Google fined R589 million for squeezing out South Korean rival

South Korea fined Alphabet Inc.’s Google 42.1 billion won (R589 million) for using its clout in the mobile app market to squeeze out a local rival, the latest sign of intensifying scrutiny on the US tech firm as it seeks to expand overseas.

Google tried to block Korean platform rival One Store Co.’s growth, Korea’s Fair Trade Commission said in an e-mailed statement Tuesday.

Google allegedly asked some Korean game companies including NCSoft Corp. and Netmarble Corp., as well as smaller firms and Chinese companies, to exclusively release their new games in Google’s Play Store, in return for Google promoting their games and providing further support abroad.

Google featuring a game on its top pages was seen as crucial for Korean game companies’ success in expanding overseas, where many of their games’ visibility is low, the FTC said.

Google — which controls roughly three-quarters of Korea’s mobile app market — has denied offering benefits to developers who put their apps only on Google Play.

“There has been no violation of the law,” a Google spokesperson said in a written statement, adding that it’s an open platform that gives developers control over how they distribute their apps.

“Google makes substantial investments in the success of developers, and we respectfully disagree with the KFTC’s conclusions.”

The regulator said Google began making the conditional offers in June 2016, when One Store began operations in Korea, and continued through April 2018.

The activity hindered One Store’s ability to attract new games and resulted in a drop in sales, while lifting Google’s revenue by about 1.8 trillion won, the FTC said.

Google’s “actions differ from normal marketing activities,” Yu Seong Wook, director general for the commission’s Anti-Monopoly Bureau, said at a briefing.

“Google’s intention was to exclude One Store from the market, which it saw as a strong competitor.”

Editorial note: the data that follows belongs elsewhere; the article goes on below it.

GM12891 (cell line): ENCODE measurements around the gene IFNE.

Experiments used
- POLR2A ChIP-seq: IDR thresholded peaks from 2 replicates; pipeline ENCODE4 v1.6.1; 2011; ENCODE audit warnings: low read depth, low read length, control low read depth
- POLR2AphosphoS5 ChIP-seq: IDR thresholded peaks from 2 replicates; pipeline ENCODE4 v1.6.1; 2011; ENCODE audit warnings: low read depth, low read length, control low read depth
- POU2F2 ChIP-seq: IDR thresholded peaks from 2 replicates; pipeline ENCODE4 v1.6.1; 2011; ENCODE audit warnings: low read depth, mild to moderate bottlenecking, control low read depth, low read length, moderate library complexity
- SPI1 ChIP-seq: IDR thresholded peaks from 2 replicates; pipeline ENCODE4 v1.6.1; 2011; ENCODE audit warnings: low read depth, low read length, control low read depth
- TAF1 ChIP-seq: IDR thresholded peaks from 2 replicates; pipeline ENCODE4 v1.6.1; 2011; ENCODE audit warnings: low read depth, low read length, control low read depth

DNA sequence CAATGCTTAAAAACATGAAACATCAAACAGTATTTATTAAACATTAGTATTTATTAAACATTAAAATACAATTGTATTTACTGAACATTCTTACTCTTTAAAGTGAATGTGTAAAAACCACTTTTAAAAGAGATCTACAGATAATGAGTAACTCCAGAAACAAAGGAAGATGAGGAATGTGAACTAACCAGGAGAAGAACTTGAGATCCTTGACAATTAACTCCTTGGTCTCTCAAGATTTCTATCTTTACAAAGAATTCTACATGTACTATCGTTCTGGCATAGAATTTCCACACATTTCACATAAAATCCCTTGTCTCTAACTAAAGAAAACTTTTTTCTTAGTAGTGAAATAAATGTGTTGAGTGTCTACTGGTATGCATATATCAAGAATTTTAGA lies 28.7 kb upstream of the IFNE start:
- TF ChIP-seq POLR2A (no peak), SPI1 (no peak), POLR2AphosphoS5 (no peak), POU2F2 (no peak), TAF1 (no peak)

Faced with mounting accusations of anti-competitive practices around the world, Google has argued that, unlike Apple Inc., it doesn’t prevent other app stores from competing on its platform.

The company points users to apps from its Play Store because that’s where it can provide the best security and oversight, it says.

Google has faced various antitrust charges outside the US, including fines and suits in India and in the UK in past months.

The Korean watchdog disclosed internal memos, documents and e-mails from Google employees, alleging that the US firm saw the entry of One Store as a threat to its Korean sales and proceeded with a strategy to shut out its rival, even while it was aware its practices were anti-competitive.

The FTC ordered Google LLC, Google Korea and Google Asia Pacific to launch an internal monitoring system and report to the regulator for follow-ups.

Both Google’s Play Store and One Store generate more than 90% of sales in Korea from selling games, the FTC said.

Google held about 80% to 95% market share in the mobile Android app market in Korea between 2014 and 2019, it said.

One Store is a local platform created by Korea’s three telecom companies — SK Telecom Co., KT Corp., and LG Uplus Corp. — and the Internet firm Naver Corp.

One Store is preparing an initial public offering and is seeking a valuation of $833 million, according to Hyun-Joon Hwang, analyst at DB Financial Investment.


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Google fined R589 million for squeezing out South Korean rival